“It appears, then, that while a few women are pining for their rights to the pulpit, the bar, the scalpel, and the editorial paste-pot, thirty thousand women in Boston enjoy the right to labor in a hundred and fifty trades, and many of them enjoy the right to good wages.”
The Committee for the Relief of Working-women had their headquarters under the Park-street Church; and plenty of work they found to do. Under the leadership of Mrs. William Claflin, they worked until they could not stand, talked until they were hoarse, studied the circumstances, and computed wages and board, until their heads were dizzy in mental exhaustion. Here, again, we must append another report from the morning press of that week:
Money being the one great need of women who are out of employment, it is gratifying to inform them that there is enough in the relief fund to meet all exigencies. This money, as we understand it, belongs to people who have been thrown out of employment. It is in no sense a charity that the applicants accept in taking money from the hands of the Relief Committee. They are simply acting in the place of their former employers, and paying them money that is as much their own as if they had worked for it with the needle, the sewing-machine, or any other implement of industry. At present, the headquarters of relief for working-women are in the basement of Park-street Church, where Mrs. William Claflin and her corps of noble-hearted women and other co-workers are to be found to attend to all who may call upon them. No girl or woman who has been thrown out of employment need be ashamed to visit these headquarters. There is no red-tape there, or any thing else to humble the pride of the most proud-spirited girl in Boston; and, as a beautiful compliment to the girls who have already called and been assisted, we add Mrs. Claflin’s own words: ‘It is a downright blessing to be permitted to see the respectable and brave spirit manifested by these working girls and women.’ Every caller is treated with the utmost politeness; and not for one moment, even, is a girl allowed to feel that she is asking for any thing, or that she is to receive any thing, other than what of right is her own. The applicant simply tells where she has been employed, what wages she has been able to earn, how many are dependent on her for support, and whether she boards, or lives at home; and then, not being afraid that any respectable girl will impose upon them, the relief comes, and they get their money as freely as from the hands of their employers. What is needed is given; and, this gone, they can come for more. Nearly two hundred girls were paid off yesterday and Tuesday afternoon, each girl receiving from two to five dollars in money, according to her needs; no girl being willing to receive more than she actually needs to get along with.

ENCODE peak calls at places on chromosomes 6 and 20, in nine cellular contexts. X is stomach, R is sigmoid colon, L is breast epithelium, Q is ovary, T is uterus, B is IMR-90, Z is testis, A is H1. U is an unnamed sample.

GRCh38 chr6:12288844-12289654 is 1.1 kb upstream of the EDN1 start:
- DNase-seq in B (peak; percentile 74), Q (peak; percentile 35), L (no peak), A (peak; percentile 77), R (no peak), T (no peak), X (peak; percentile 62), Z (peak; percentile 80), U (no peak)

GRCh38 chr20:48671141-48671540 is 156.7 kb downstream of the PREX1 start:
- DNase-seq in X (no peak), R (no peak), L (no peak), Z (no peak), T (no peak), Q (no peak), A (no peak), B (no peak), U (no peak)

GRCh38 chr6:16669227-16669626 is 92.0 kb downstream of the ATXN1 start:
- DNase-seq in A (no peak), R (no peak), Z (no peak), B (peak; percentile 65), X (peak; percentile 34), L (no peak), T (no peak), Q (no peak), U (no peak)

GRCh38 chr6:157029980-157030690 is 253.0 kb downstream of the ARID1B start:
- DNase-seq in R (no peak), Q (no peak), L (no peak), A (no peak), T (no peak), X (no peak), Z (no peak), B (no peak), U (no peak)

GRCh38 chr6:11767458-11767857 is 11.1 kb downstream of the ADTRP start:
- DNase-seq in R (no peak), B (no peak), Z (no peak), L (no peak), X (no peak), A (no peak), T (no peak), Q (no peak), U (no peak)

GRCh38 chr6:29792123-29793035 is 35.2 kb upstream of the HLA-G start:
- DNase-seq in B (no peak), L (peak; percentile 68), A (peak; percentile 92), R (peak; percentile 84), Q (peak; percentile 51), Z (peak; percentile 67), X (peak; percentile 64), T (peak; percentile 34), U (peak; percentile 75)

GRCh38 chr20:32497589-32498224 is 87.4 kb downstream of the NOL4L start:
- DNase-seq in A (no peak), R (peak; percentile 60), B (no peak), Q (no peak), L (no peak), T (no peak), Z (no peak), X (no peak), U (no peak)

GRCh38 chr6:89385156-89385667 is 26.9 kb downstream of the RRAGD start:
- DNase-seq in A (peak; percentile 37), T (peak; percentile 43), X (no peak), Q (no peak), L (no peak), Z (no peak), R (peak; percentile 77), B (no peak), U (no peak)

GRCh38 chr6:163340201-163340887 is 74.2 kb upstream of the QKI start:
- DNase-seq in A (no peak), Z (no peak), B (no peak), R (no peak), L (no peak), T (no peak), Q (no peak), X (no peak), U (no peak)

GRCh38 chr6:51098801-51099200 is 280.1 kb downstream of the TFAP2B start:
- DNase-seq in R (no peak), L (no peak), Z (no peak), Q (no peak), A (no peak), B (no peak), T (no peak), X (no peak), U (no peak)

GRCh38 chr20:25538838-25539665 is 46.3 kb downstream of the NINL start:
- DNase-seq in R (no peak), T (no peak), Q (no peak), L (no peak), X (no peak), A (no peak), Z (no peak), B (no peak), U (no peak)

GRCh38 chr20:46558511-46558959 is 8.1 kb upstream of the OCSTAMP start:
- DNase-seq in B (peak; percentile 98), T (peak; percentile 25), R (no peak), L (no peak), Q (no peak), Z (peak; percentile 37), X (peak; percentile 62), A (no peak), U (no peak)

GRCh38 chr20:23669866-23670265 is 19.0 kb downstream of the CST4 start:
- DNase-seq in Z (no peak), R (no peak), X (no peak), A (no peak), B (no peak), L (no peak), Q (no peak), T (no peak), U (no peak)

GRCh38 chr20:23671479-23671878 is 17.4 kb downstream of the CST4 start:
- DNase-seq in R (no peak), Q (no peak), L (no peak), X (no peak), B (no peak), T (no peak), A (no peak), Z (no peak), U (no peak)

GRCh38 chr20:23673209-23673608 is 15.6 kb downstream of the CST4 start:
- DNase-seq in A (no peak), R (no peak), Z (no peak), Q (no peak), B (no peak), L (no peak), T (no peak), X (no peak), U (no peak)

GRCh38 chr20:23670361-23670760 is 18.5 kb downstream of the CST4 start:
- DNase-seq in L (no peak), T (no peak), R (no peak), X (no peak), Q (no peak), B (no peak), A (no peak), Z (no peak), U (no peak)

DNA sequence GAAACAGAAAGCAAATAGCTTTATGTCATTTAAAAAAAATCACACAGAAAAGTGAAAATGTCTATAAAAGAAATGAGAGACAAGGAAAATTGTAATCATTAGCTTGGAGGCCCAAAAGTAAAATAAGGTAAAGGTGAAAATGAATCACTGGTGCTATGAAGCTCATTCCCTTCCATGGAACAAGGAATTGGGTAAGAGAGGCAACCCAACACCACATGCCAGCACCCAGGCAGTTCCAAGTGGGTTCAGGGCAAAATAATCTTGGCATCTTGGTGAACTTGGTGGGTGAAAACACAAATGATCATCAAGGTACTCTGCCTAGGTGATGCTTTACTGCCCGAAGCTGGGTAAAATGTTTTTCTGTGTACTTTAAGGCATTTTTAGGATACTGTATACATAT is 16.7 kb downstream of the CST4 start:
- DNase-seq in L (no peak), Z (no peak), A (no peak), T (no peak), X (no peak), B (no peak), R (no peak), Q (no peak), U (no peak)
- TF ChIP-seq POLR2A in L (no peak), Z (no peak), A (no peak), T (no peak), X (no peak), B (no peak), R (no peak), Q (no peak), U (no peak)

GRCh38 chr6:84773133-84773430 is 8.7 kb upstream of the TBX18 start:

“In this connection Mrs. Claflin desired us to state, in order to relieve the labors of the committee, and also to more readily assist the girls, that properly-vouched-for board-bills, presented by landlords or landladies where girls out of employment are stopping, will be paid by the committee. Women who have been accustomed to board themselves in their rooms will receive checks for meals by applying for them at these headquarters; and, as fast as their labors can be systematized, other arrangements will be made to extend and simplify the work of providing for these women. In addition to this, work will be furnished the girls as fast as possible; and people who can give employment to any number of girls are particularly requested to so inform this committee. Where it is practicable to do so, girls are requested to bring certificates from their late employers, stating that they are out of employment,” &c.